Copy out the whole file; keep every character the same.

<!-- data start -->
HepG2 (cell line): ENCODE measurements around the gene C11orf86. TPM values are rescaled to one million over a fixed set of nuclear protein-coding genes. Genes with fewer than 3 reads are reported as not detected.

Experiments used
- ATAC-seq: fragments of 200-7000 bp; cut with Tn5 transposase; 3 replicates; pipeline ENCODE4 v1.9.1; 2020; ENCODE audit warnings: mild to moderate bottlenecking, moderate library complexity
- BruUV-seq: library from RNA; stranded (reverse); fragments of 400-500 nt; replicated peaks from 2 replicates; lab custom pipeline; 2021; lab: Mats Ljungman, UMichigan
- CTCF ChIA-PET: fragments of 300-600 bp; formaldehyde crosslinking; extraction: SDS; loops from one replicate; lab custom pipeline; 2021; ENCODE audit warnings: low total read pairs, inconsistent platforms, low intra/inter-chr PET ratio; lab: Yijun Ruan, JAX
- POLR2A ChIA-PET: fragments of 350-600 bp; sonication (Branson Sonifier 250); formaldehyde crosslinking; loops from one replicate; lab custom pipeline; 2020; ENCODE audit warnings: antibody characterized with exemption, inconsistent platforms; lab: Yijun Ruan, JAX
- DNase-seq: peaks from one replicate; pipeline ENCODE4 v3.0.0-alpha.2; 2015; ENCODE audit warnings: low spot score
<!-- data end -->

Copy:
HepG2 (cell line): ENCODE measurements around the gene C11orf86. TPM values are rescaled to one million over a fixed set of nuclear protein-coding genes. Genes with fewer than 3 reads are reported as not detected.

Experiments used
- ATAC-seq: fragments of 200-7000 bp; cut with Tn5 transposase; 3 replicates; pipeline ENCODE4 v1.9.1; 2020; ENCODE audit warnings: mild to moderate bottlenecking, moderate library complexity
- BruUV-seq: library from RNA; stranded (reverse); fragments of 400-500 nt; replicated peaks from 2 replicates; lab custom pipeline; 2021; lab: Mats Ljungman, UMichigan
- CTCF ChIA-PET: fragments of 300-600 bp; formaldehyde crosslinking; extraction: SDS; loops from one replicate; lab custom pipeline; 2021; ENCODE audit warnings: low total read pairs, inconsistent platforms, low intra/inter-chr PET ratio; lab: Yijun Ruan, JAX
- POLR2A ChIA-PET: fragments of 350-600 bp; sonication (Branson Sonifier 250); formaldehyde crosslinking; loops from one replicate; lab custom pipeline; 2020; ENCODE audit warnings: antibody characterized with exemption, inconsistent platforms; lab: Yijun Ruan, JAX
- DNase-seq: peaks from one replicate; pipeline ENCODE4 v3.0.0-alpha.2; 2015; ENCODE audit warnings: low spot score